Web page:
The report states, “in Q1 of 2014, a total of 240,871 jobs were created, which increased by 18,482 jobs or 7.67% in the second quarter, to reach a total of 259,353 jobs created. The total number of jobs created in the first half of 2014 was therefore 500,224. Relative to the first half of 2013, this was a decrease by 151,851 jobs or 30.36%”. In another report, “Selected Tables from Job Creation and Employment Survey 3rd Quarter 2014”, it is stated that 349,343 jobs were created during this period. This brings the total jobs created in the first three quarters of 2014 to 849,567. Except the number of jobs created in the last quarter of 2014 is at least the same as that created in the first three quarters of 2014, it remains to be seen how 1.6 Million jobs were created in 2014. Don’t take my word for it; go read up these reports. In all the NBS website has job creation reports from Q3 2012 to Q3 2014 totaling 2,826,542 jobs created in 2 years. The NBS must be commended for having an updated website with rich, helpful data that will assist organizations to make better and informed decisions.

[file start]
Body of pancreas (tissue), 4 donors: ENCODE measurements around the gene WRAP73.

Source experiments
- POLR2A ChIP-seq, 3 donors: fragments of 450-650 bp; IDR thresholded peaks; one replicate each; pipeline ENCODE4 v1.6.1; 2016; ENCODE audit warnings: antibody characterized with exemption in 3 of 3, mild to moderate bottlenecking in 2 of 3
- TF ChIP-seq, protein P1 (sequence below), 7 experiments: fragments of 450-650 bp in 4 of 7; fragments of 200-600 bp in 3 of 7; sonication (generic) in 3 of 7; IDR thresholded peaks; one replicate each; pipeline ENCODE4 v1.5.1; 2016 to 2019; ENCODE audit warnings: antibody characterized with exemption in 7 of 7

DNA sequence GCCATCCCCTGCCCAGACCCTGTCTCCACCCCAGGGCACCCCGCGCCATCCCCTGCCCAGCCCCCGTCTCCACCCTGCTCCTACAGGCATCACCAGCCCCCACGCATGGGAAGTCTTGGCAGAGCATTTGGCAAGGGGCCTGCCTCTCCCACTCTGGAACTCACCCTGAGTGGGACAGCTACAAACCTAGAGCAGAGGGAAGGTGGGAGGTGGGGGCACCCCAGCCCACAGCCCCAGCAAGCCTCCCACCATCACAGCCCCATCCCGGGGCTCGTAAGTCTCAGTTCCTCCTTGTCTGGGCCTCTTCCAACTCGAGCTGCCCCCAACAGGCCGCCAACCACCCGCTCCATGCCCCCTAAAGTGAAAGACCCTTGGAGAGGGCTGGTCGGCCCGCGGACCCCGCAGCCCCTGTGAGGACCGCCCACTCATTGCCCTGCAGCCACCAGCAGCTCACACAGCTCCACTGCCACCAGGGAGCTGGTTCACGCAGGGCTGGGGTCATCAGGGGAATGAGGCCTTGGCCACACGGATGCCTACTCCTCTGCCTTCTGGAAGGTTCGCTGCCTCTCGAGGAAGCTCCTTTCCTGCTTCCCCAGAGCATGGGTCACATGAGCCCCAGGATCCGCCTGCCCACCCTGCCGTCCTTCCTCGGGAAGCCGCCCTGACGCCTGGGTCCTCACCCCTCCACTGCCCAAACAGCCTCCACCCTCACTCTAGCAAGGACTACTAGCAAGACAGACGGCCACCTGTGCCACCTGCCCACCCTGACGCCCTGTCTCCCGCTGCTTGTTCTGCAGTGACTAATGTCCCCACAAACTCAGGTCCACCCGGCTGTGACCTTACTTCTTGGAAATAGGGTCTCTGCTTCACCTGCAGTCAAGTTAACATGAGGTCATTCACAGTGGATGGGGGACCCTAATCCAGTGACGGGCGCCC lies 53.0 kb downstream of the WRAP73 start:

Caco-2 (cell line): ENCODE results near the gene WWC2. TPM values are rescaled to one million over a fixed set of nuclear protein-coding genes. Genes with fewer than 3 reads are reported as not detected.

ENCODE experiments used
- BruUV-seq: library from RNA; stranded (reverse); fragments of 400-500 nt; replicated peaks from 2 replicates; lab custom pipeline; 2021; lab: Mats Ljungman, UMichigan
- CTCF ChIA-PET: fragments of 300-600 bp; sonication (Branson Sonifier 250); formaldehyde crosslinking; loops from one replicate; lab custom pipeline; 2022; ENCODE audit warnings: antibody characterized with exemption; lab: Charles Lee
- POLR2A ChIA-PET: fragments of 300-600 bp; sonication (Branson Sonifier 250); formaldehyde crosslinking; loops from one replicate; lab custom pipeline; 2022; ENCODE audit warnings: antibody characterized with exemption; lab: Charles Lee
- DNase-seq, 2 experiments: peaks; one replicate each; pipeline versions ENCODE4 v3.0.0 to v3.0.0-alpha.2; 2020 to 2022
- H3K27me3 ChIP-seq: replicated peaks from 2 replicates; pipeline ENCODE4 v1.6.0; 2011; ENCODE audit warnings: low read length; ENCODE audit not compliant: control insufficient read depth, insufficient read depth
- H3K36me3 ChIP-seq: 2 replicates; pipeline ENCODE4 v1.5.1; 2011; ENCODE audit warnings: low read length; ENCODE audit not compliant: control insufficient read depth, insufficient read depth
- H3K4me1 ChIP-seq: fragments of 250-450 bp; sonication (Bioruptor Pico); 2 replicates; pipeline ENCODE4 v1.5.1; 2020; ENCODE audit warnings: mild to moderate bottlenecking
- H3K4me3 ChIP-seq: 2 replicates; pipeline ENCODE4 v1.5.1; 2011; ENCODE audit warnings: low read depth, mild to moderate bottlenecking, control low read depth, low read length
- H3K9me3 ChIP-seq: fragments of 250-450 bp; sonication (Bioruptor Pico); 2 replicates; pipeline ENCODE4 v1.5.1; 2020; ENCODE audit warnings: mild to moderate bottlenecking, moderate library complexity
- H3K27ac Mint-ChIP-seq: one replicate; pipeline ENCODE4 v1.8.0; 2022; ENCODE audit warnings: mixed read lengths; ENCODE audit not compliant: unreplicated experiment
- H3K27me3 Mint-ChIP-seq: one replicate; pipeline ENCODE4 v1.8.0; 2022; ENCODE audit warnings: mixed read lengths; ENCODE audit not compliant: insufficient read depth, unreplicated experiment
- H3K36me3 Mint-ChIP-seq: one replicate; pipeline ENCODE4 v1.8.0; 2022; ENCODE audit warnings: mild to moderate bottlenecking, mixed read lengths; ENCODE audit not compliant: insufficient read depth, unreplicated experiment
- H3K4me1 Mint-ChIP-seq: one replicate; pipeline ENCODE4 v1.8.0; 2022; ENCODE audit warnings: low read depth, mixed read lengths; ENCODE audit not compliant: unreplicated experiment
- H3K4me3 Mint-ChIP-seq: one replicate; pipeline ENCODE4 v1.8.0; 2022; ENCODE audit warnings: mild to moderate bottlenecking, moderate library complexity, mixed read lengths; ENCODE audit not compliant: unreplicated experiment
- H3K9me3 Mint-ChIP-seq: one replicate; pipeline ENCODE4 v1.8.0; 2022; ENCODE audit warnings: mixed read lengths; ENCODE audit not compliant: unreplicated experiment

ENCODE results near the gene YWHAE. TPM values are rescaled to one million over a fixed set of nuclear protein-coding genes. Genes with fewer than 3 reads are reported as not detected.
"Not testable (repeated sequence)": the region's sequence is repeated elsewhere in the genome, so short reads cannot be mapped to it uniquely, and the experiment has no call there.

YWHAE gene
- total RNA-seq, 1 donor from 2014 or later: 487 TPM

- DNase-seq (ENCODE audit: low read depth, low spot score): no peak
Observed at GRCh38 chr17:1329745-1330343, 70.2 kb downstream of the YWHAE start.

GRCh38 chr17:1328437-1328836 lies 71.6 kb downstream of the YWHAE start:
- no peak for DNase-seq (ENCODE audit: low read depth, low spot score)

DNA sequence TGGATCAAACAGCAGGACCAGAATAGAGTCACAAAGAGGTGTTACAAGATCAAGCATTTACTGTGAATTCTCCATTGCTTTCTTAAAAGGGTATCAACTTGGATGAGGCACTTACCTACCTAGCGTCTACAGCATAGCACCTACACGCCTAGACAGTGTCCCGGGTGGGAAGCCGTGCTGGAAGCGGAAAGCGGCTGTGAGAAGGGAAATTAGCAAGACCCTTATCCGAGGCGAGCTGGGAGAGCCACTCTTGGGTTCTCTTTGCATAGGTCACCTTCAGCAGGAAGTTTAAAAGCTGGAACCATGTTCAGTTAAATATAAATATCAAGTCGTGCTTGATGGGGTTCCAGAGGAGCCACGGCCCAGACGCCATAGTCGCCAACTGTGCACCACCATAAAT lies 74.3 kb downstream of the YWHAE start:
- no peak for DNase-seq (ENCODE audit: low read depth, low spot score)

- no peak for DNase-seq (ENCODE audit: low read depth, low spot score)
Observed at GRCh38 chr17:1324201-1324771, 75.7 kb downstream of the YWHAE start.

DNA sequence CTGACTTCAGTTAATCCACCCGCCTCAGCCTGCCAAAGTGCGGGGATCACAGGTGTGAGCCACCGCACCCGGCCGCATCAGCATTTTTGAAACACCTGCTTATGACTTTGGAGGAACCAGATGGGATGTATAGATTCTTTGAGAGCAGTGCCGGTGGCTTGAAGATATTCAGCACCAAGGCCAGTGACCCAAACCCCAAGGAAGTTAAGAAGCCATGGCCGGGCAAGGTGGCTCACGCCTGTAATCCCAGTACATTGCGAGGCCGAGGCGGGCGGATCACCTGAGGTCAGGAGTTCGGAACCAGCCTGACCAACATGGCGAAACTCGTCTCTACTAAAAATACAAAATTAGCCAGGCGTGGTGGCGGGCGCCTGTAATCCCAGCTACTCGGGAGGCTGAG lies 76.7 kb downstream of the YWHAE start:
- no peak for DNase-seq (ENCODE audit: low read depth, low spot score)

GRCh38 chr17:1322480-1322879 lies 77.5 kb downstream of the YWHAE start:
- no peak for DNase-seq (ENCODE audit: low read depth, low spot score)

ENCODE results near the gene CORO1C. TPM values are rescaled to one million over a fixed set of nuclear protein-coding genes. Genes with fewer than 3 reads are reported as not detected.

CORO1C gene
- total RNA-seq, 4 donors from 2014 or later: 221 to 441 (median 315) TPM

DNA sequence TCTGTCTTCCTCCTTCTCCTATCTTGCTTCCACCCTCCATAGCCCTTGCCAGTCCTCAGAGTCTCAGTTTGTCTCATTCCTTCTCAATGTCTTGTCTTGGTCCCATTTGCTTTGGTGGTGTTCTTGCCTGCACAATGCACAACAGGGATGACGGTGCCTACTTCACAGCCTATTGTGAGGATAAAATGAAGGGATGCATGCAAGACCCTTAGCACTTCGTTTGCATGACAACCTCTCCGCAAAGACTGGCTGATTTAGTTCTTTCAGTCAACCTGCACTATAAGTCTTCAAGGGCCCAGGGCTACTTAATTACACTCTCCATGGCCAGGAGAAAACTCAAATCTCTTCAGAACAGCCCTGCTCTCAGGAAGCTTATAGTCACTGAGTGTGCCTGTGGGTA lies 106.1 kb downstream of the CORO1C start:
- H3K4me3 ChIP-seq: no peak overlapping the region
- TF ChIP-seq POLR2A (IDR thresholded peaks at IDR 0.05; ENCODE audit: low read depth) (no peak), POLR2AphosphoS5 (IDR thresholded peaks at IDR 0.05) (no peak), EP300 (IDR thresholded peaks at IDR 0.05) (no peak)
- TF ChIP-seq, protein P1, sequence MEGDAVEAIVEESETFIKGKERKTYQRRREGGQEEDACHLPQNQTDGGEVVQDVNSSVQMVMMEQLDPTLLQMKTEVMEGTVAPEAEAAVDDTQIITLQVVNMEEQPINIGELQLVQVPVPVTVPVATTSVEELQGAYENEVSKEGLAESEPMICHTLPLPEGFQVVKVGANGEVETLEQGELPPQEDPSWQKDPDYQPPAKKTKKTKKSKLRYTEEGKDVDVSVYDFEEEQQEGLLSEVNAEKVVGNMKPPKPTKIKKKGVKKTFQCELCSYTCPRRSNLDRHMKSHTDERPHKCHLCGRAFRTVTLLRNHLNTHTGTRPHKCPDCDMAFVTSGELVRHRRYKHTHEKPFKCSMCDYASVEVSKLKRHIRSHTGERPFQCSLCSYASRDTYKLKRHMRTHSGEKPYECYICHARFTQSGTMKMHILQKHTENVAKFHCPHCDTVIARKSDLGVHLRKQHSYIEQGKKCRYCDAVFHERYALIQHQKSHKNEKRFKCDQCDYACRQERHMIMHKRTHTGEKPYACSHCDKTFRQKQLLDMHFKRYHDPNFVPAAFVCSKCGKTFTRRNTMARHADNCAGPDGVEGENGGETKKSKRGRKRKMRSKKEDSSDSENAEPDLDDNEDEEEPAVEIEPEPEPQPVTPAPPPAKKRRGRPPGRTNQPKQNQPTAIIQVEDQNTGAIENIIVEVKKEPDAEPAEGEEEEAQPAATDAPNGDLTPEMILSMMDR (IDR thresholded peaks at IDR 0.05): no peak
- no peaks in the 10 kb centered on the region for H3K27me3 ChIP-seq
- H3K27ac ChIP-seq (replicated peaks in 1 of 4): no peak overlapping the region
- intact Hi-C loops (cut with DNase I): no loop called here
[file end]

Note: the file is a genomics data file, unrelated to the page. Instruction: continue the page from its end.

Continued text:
However, what these reports do not capture is the number of jobs that were lost during the period under review.  It is virtually impossible for an economy to add jobs without losing some jobs. At the end a more important index is the net job gain/loss (number of jobs created minus number of jobs lost).  Take the case of the United States of America. Every month, the business community looks forward to the monthly job reports released by the United States Department of Labor. The reports contain both the number of jobs that were created and those that were lost during the corresponding period.  As at July 2014, reports has it that under Obama the US economy added 9.425 million jobs and lost 4.887 million, for a net gain of 4.538 million jobs. Likewise, Nigeria’s job report needs to reflect the job losses (if any) for the same period.

For the APC to meet its target of 3 million jobs a year, it will have to add an extra 250,000 new jobs monthly. That is a very tall order and it remains to be seen how the party intends to make this happen.